It is always a distinct pleasure to learn of a new release by the celebrated vocal ensemble I Fagiolini. In a substantial number of CDs and short films the ensemble has deliciously probed the frequently quirky imagination of artists and musician from eras past, while providing a distinctive and unique 21st-century perspective. And such is once again the case in their new short film The Stag Hunt, directed by John La Bouchardière. Described as “a modern satire about aristocracy, extinction and the environment,” it is based on the highly idiosyncratic chanson “La Chasse” by Renaissance composer Clément Janequin (c. 1485-1558). Janequin was one of the most resourceful and eccentric composers of the sixteenth century, and the “Stag Hunt” is a gripping miniature drama that alternates lyrical passages with chaotic and primal sounds.
Composed in 1537, “La Chasse” narrates a royal hunting party stalking and chasing a stag for the king to kill. Pairs of hunters with dogs compete to find the stag’s traces, but not everything goes according to play. Once the beast is located, the chase begins in earnest and everything is happening all at once. Dogs are barking, horses galloping, hunting horns are sounding and excited cries of “tally-ho” are incorporated into a seven-part polyphonic texture. The imitation of the sounds of nature—known primarily as a literary device termed onomatopoeia—creates two distinct worlds of sound. One is the musical phenomenon we expect, but the source of the other is located outside this common mainstream. As such, the sounds of nature, animals and the hunt are depicted in an essentially programmatic narrative that creates a new language. In the bizarre and genius imagination of Janequin, this established an entirely new language. In essence, Janequin merges courtly music with expressions of popular styles and thereby creates a veritable Renaissance mash-up.
Janequin had a rather unusual career, as he never held a regular position with a cathedral or an aristocratic court. He eventually did become a priest and worked in a number of positions in Bordeaux, Paris and Angers. Habitually short of money, Janequin was nevertheless one of the more popular composers of his time. Aided by the recent invention of music printing, his works featured prominently in the editions by the Parisian printer Pierre Attaingnant. Music printing created a fertile and highly imaginative artistic environment that gave birth to a number of humorous and satirical works, a good many of them filled with risqué double meanings. Scholars have suggested that “the addition of commonplace sounds like birds warbling and singing, dogs barking, horses galloping, market vendors chanting street cries and hunting horns sounding the call for the chase, became a playful and witty assemblage of courtly, popular, and rustic traditions blended together.”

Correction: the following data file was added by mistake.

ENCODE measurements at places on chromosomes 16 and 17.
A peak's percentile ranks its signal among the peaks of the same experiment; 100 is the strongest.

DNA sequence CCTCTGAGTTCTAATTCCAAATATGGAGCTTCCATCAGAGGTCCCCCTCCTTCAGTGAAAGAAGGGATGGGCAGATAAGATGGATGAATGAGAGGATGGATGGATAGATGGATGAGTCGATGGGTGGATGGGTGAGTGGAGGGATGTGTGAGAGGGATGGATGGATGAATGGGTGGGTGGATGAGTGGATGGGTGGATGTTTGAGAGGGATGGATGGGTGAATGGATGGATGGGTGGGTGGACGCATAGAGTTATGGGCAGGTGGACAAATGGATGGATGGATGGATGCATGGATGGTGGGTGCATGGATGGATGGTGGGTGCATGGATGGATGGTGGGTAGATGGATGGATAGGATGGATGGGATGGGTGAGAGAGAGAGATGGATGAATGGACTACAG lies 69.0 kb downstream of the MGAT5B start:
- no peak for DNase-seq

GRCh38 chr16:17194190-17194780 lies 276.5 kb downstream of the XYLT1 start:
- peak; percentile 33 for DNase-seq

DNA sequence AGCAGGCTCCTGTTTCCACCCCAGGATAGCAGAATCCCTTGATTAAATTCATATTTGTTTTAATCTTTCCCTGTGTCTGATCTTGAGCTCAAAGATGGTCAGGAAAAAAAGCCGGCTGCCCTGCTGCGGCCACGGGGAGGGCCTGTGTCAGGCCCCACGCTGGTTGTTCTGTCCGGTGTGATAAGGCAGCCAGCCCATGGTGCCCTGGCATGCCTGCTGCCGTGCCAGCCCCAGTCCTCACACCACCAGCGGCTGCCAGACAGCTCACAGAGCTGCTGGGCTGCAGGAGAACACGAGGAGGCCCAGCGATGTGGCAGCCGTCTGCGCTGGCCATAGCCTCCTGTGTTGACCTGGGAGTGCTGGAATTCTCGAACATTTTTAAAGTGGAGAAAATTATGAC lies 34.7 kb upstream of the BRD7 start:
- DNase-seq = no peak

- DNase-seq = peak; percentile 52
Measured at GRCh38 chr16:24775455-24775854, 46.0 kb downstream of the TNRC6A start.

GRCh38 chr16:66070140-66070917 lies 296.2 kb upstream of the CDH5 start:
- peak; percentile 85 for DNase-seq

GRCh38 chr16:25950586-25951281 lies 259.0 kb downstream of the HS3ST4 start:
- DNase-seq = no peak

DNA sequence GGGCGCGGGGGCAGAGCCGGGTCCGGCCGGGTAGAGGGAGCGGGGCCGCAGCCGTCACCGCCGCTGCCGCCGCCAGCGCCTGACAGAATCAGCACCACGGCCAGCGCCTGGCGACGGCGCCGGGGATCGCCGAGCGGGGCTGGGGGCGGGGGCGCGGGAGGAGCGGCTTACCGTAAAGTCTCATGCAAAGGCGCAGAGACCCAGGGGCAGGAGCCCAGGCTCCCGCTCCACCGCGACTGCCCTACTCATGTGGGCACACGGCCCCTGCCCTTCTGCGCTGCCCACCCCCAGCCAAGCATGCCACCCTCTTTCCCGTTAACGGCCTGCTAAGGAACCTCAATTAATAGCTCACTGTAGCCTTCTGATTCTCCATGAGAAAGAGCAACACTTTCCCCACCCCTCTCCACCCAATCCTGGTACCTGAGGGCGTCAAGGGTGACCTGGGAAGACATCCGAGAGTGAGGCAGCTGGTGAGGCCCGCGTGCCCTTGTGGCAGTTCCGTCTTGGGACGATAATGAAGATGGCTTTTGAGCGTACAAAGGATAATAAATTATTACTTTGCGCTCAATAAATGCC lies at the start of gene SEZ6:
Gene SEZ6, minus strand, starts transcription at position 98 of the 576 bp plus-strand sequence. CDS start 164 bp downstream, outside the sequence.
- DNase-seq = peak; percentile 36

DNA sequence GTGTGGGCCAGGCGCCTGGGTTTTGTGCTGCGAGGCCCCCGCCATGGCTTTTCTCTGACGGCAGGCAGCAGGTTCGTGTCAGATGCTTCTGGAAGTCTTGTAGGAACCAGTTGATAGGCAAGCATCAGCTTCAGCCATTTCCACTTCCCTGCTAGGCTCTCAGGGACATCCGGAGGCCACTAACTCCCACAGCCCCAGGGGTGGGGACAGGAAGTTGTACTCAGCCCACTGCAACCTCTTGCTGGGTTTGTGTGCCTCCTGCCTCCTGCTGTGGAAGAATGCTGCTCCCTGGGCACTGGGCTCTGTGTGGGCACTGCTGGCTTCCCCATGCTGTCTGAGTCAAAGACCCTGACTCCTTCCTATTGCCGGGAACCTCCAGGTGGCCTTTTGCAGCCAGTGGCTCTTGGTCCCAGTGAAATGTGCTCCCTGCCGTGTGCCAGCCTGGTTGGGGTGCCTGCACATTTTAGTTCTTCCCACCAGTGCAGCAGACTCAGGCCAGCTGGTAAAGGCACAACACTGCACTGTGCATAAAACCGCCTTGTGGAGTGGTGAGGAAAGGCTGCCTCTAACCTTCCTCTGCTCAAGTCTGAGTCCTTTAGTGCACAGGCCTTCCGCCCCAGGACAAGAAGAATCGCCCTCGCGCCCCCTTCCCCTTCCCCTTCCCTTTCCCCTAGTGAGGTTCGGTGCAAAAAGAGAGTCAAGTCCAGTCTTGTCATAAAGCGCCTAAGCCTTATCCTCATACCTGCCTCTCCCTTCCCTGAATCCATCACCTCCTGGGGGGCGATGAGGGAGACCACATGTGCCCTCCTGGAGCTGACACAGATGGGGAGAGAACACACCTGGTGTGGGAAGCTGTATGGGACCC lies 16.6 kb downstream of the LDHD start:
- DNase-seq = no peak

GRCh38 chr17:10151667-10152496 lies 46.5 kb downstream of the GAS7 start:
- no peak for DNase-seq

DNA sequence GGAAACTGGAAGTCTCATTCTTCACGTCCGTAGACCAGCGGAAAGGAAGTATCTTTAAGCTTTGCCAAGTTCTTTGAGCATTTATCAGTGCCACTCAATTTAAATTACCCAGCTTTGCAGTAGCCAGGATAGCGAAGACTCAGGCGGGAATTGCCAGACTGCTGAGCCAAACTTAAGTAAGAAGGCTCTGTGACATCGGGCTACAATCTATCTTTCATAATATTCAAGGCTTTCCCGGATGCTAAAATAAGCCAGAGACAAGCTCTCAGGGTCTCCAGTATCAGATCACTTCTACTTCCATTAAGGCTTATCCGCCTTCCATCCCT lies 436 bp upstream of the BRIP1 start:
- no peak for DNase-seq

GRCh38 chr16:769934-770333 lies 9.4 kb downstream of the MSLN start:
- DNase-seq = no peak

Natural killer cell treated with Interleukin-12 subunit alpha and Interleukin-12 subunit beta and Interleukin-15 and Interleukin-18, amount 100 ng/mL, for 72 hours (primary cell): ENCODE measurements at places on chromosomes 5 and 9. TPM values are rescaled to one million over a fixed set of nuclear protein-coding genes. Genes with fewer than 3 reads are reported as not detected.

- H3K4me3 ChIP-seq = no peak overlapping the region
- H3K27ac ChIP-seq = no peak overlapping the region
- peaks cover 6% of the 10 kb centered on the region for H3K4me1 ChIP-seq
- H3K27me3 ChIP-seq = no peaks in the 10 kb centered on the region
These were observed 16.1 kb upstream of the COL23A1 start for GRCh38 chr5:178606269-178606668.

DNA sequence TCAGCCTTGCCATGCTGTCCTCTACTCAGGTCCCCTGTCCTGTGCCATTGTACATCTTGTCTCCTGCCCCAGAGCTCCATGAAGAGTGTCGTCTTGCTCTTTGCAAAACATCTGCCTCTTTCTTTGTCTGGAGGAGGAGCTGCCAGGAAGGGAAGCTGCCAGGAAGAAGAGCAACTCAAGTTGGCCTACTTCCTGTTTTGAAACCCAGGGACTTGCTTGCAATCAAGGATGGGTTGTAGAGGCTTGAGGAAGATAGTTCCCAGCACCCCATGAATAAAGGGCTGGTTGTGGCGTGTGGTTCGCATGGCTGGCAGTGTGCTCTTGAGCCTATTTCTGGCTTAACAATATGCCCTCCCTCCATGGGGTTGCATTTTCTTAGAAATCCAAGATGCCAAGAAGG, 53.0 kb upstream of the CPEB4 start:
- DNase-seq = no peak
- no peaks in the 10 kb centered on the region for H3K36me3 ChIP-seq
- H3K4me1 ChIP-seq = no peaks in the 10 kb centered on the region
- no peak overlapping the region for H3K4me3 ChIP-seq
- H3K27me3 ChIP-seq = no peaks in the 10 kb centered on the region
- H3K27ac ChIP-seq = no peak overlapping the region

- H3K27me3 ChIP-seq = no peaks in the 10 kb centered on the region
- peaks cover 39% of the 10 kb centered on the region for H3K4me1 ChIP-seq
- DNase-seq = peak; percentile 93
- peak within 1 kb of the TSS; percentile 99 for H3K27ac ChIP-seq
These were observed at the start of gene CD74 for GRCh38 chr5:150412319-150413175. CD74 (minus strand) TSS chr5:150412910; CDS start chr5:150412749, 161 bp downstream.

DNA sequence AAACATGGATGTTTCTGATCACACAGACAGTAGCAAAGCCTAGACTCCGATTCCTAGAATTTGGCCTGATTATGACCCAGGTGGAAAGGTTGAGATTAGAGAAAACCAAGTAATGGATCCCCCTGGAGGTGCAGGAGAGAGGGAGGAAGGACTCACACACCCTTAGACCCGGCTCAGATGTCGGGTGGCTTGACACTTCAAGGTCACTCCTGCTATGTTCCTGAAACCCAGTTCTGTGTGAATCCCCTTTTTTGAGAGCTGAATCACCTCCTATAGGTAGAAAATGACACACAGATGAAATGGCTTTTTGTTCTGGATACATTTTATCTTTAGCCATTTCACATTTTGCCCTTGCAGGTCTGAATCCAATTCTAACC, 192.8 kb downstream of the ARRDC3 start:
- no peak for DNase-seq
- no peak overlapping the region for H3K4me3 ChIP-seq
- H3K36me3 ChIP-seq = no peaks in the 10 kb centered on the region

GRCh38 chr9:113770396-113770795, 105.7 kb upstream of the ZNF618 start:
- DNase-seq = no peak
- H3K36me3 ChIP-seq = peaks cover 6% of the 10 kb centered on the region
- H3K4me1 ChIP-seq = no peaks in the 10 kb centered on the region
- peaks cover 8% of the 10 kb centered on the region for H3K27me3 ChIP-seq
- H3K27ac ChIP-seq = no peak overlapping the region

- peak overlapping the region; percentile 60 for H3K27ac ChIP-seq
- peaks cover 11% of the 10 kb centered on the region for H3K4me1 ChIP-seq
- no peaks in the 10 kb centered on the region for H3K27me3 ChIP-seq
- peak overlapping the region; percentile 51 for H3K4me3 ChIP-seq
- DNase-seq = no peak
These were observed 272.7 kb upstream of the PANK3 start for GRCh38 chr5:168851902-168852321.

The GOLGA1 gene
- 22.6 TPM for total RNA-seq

Janequin became famous for his lengthy programmatic chansons, including “La Bataille” written to celebrate the French victory over the Swiss Confederates at the Battle of Marignano in 1515. It’s impossible to escape the trumpet calls, canon fire and the cries of the wounded in this pictorial battle scene. In his “Le chant des oiseaux” Janequin imitates various birdcalls, with “birds representing special signifiers linking song and sex in unique sets of references that played both sides of the courtly-carnivalesque bifurcation.” And while we experience the sounds of a hunt in “La chasse,” are we really sure what is actually being chased? Hunting for game or exotic animals was, and in some parts of the world sadly still is, the sport of kings and financial royalty. Hunting the “big stag,” however, also carried a completely different and much more earthier meaning for Janequin and his contemporaries. Here as elsewhere, Janequin provides us with multiple layers of possible interpretations.
The camera in the “Stag Hunt” provides one such interpretation by steering the eye towards particular characters and details that are hidden in the musical texture. While the harmonies are rather static, the entire work depends for its effect on rhythmic inventions and witty superimpositions that happen at the same time. Music director Robert Hollingworth likens the music “to a soundtrack for a madcap Brueghel scene,” but Hieronymus Bosch might just as easily come into play. And while the environmental connection provides a rather narrow focus in line with popular tropes in 21st-century artistic and societal discourse, there is good reason not to get completely distracted by the visuals. The ensemble not only offers a variety of textures and colours that clarify internal details; they really never loose sight of the overall musical design. Three cheers for Janequin, and three cheers to I Fagiolini for bringing this irreverent, multi-faceted and complex repertoire to a wider audience.
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